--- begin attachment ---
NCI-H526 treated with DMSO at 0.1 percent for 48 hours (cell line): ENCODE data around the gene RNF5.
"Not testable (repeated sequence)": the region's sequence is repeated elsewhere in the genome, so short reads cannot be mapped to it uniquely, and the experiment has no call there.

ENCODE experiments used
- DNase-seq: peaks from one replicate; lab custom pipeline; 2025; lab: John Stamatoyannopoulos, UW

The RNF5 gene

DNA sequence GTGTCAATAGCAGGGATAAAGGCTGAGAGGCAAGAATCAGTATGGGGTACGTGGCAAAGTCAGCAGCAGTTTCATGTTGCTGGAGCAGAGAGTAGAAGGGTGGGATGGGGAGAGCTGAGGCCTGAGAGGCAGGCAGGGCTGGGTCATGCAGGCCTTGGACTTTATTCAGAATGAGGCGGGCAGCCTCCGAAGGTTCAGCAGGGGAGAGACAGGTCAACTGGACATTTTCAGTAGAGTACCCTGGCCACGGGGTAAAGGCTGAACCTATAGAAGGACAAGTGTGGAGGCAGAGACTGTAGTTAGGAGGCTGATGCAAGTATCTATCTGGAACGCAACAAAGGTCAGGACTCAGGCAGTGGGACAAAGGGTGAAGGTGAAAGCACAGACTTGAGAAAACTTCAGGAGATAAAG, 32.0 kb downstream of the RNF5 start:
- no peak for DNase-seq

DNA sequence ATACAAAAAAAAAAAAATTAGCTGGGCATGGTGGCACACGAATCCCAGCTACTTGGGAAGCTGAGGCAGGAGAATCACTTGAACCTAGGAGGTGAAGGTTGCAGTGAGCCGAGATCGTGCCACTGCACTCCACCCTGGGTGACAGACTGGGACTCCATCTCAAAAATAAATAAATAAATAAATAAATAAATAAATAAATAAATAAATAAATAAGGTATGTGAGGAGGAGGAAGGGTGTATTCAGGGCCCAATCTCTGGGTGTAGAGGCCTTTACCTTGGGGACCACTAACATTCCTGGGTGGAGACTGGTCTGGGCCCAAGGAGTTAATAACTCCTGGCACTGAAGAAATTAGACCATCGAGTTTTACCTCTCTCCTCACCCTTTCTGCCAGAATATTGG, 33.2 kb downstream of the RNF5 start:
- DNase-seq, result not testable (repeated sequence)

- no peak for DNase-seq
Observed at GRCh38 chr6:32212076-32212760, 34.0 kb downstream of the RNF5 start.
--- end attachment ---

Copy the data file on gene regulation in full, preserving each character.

NCI-H526 treated with DMSO at 0.1 percent for 48 hours (cell line): ENCODE data around the gene RNF5.
"Not testable (repeated sequence)": the region's sequence is repeated elsewhere in the genome, so short reads cannot be mapped to it uniquely, and the experiment has no call there.

ENCODE experiments used
- DNase-seq: peaks from one replicate; lab custom pipeline; 2025; lab: John Stamatoyannopoulos, UW

The RNF5 gene

DNA sequence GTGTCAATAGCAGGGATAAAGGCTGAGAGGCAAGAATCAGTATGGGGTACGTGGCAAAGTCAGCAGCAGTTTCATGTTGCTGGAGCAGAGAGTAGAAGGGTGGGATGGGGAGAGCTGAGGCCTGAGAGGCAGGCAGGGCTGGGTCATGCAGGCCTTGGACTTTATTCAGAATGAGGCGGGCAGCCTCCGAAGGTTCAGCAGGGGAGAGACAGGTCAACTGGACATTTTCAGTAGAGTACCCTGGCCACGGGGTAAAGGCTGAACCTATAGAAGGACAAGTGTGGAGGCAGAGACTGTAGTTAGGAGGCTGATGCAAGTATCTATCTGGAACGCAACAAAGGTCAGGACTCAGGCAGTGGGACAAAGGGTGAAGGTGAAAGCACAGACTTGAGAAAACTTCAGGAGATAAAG, 32.0 kb downstream of the RNF5 start:
- no peak for DNase-seq

DNA sequence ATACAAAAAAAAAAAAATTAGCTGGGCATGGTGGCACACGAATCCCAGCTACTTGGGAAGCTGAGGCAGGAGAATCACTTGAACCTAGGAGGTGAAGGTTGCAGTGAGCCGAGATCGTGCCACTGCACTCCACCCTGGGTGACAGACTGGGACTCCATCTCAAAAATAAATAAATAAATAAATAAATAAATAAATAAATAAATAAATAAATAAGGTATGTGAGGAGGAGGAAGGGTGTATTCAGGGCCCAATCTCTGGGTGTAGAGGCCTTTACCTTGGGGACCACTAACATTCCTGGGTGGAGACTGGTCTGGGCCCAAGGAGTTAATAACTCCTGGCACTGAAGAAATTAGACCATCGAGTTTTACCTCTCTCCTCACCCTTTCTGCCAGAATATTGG, 33.2 kb downstream of the RNF5 start:
- DNase-seq, result not testable (repeated sequence)

- no peak for DNase-seq
Observed at GRCh38 chr6:32212076-32212760, 34.0 kb downstream of the RNF5 start.